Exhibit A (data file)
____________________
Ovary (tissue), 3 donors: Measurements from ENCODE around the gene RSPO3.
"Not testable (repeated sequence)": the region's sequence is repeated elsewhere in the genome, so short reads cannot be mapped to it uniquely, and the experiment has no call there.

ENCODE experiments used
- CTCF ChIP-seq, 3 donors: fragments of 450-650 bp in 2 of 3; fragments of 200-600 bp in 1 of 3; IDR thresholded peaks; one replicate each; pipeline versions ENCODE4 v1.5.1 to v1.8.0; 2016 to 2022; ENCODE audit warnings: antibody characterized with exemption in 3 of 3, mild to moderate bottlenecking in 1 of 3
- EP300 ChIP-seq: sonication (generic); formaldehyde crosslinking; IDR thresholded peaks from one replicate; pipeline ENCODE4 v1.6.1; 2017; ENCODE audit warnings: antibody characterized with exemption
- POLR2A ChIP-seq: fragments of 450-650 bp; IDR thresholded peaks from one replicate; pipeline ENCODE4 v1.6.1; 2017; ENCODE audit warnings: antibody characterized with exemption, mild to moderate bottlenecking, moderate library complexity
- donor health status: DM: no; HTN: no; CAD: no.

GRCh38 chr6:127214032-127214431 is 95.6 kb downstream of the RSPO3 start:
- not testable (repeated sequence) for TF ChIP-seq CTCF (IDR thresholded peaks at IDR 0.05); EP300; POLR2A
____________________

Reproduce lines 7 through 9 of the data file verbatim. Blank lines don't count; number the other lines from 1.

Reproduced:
- donor health status: DM: no; HTN: no; CAD: no.

GRCh38 chr6:127214032-127214431 is 95.6 kb downstream of the RSPO3 start:
- not testable (repeated sequence) for TF ChIP-seq CTCF (IDR thresholded peaks at IDR 0.05); EP300; POLR2A